Being on winter break, I’ve had more time to patrol the Twittersphere than I do during the academic year. In the past day or so, I’ve noticed more tweets about unpaid internships and the dis/advantages thereof.
Earlier, @greglinch tweeted a link to a Christian Science Monitor opinion piece asking, “What if interns went on strike?” The author argues that hard-working interns are often not guaranteed or even tempted with employment with a company, despite their value in the workplace:
Interns are valuable. And as part of the workforce, they are expected to do many of the same tasks that professionals do (along with the menial jobs that no one cares to do).
Many people have, at some point in their lives, worked without pay. Some start businesses, others devote time to charities or nonprofits, and still more apprentice in lucrative mechanical fields. I am all for entrepreneurs, mechanics, and bleeding hearts.
However, conceiving of the unpaid internship as a means to secure paying jobs is as archaic as the corporate ladder model of employment itself. We no longer live in a society where hard work at one company ensures that we will someday reach the zenith of the American dream.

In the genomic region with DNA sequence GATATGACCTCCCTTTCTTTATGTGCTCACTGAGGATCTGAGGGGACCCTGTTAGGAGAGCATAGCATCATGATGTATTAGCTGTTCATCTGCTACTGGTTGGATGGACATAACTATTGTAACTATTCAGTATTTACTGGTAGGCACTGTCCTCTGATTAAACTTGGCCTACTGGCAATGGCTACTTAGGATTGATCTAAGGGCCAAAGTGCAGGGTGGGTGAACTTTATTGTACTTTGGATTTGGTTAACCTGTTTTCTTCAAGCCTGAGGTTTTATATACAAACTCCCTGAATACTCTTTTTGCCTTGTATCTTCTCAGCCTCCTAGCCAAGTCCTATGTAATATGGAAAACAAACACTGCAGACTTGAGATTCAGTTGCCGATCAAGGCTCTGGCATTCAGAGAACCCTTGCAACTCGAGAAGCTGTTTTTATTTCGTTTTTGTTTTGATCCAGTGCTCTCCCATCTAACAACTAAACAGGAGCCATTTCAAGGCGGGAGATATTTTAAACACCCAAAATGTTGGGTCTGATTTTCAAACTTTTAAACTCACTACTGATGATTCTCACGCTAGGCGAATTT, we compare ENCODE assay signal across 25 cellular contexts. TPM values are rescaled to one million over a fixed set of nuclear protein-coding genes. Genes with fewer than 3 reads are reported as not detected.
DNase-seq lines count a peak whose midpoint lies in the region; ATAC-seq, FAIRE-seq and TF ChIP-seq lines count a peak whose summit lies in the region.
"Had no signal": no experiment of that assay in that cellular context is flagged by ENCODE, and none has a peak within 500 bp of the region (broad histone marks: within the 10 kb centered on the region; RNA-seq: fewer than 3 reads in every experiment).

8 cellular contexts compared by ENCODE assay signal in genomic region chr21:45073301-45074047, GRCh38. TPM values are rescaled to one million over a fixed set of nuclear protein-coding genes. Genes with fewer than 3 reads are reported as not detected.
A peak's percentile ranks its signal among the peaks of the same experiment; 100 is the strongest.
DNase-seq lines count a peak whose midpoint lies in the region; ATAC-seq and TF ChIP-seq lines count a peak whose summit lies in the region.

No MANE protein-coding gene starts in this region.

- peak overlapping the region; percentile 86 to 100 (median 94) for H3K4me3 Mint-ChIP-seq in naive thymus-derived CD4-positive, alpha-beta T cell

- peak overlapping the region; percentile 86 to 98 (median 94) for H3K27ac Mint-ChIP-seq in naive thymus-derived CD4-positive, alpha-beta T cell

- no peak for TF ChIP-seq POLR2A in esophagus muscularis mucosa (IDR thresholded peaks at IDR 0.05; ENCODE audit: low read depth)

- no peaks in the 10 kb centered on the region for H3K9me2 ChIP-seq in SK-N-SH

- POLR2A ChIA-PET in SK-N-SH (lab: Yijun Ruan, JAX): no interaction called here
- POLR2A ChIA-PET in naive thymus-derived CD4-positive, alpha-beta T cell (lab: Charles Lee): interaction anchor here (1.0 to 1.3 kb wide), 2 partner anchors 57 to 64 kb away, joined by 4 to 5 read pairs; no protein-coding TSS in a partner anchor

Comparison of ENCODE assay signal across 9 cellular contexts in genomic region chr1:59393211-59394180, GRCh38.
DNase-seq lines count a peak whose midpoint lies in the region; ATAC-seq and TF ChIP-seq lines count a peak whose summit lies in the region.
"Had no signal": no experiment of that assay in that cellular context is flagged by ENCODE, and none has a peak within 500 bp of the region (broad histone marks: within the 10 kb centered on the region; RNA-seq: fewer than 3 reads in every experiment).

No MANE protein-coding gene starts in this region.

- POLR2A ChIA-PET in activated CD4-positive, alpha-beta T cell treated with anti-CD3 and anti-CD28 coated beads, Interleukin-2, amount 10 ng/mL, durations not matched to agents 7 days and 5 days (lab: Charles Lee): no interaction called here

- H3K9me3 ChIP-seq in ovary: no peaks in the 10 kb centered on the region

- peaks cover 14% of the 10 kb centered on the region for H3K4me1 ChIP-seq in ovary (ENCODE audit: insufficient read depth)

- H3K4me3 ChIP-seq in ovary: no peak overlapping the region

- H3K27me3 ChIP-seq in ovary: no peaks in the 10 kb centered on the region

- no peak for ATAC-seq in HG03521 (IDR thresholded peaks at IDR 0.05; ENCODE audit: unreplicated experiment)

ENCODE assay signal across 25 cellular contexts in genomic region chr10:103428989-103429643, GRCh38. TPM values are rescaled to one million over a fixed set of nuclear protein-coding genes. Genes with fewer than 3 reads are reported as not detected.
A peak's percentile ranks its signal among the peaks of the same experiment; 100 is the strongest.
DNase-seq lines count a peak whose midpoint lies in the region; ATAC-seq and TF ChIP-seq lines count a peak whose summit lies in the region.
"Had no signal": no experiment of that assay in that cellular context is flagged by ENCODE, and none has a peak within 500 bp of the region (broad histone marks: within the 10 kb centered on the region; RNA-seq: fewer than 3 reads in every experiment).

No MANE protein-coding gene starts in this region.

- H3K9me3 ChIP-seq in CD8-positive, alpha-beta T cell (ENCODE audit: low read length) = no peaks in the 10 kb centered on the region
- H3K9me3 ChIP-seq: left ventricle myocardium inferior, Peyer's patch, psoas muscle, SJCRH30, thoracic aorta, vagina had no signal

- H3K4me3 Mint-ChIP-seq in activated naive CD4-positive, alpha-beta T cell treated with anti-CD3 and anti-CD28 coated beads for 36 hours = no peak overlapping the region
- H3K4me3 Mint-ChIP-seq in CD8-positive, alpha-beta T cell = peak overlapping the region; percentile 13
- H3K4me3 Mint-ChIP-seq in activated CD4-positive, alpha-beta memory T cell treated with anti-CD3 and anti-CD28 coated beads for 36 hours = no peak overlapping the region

Greg also tweeted a link to a blog post with an internship opportunity offer from famed war photojournalist James Nachtwey‘s studio. Like so many other journalism internships out there, Nachtwey’s offer is unpaid. Unlike so many other journalism internships out there, Nachtwey is ultra-specific about what entry skills he wants his eventual intern to have. These include proficiency with particular scanning equipment and certain Photoshop tasks.
There’s absolutely nothing wrong with setting a high standard for an incoming intern — but for those kinds of higher-end technical skills and know-how? For no pay? For at least three days a week for three months? In New York City?
Nachtwey is out of his mind.
But let’s back up and examine the general idea of unpaid internships altogether.
Many larger workplaces — such as big-name newspapers/magazines, law firms and more — don’t pay their interns for a variety of reasons. In many (or, I hope, in most) cases, these workplaces simply don’t have the budget for paid internships but still want to extend an offer so young people interested in that industry can still get good experience. In other cases, some workplaces justify not paying their interns by asserting that the internship experience is so valuable that the experience itself is payment.